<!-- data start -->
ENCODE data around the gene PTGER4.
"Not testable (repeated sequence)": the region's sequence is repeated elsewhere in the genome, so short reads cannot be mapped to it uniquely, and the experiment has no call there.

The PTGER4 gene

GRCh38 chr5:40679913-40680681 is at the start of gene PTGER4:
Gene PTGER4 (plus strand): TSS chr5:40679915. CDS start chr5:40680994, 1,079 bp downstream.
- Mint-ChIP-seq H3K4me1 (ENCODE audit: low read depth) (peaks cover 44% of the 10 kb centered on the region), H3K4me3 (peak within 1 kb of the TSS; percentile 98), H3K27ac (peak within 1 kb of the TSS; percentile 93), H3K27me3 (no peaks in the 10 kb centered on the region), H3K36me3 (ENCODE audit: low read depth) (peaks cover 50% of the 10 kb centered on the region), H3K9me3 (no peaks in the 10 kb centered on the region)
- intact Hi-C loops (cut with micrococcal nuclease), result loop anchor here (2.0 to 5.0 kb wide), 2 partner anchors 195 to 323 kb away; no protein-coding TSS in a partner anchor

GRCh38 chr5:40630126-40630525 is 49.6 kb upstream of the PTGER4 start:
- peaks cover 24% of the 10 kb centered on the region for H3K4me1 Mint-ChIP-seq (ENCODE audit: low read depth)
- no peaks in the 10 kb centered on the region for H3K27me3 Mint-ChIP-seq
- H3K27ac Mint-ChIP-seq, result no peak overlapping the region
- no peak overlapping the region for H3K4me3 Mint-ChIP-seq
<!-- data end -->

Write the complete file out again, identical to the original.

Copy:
ENCODE data around the gene PTGER4.
"Not testable (repeated sequence)": the region's sequence is repeated elsewhere in the genome, so short reads cannot be mapped to it uniquely, and the experiment has no call there.

The PTGER4 gene

GRCh38 chr5:40679913-40680681 is at the start of gene PTGER4:
Gene PTGER4 (plus strand): TSS chr5:40679915. CDS start chr5:40680994, 1,079 bp downstream.
- Mint-ChIP-seq H3K4me1 (ENCODE audit: low read depth) (peaks cover 44% of the 10 kb centered on the region), H3K4me3 (peak within 1 kb of the TSS; percentile 98), H3K27ac (peak within 1 kb of the TSS; percentile 93), H3K27me3 (no peaks in the 10 kb centered on the region), H3K36me3 (ENCODE audit: low read depth) (peaks cover 50% of the 10 kb centered on the region), H3K9me3 (no peaks in the 10 kb centered on the region)
- intact Hi-C loops (cut with micrococcal nuclease), result loop anchor here (2.0 to 5.0 kb wide), 2 partner anchors 195 to 323 kb away; no protein-coding TSS in a partner anchor

GRCh38 chr5:40630126-40630525 is 49.6 kb upstream of the PTGER4 start:
- peaks cover 24% of the 10 kb centered on the region for H3K4me1 Mint-ChIP-seq (ENCODE audit: low read depth)
- no peaks in the 10 kb centered on the region for H3K27me3 Mint-ChIP-seq
- H3K27ac Mint-ChIP-seq, result no peak overlapping the region
- no peak overlapping the region for H3K4me3 Mint-ChIP-seq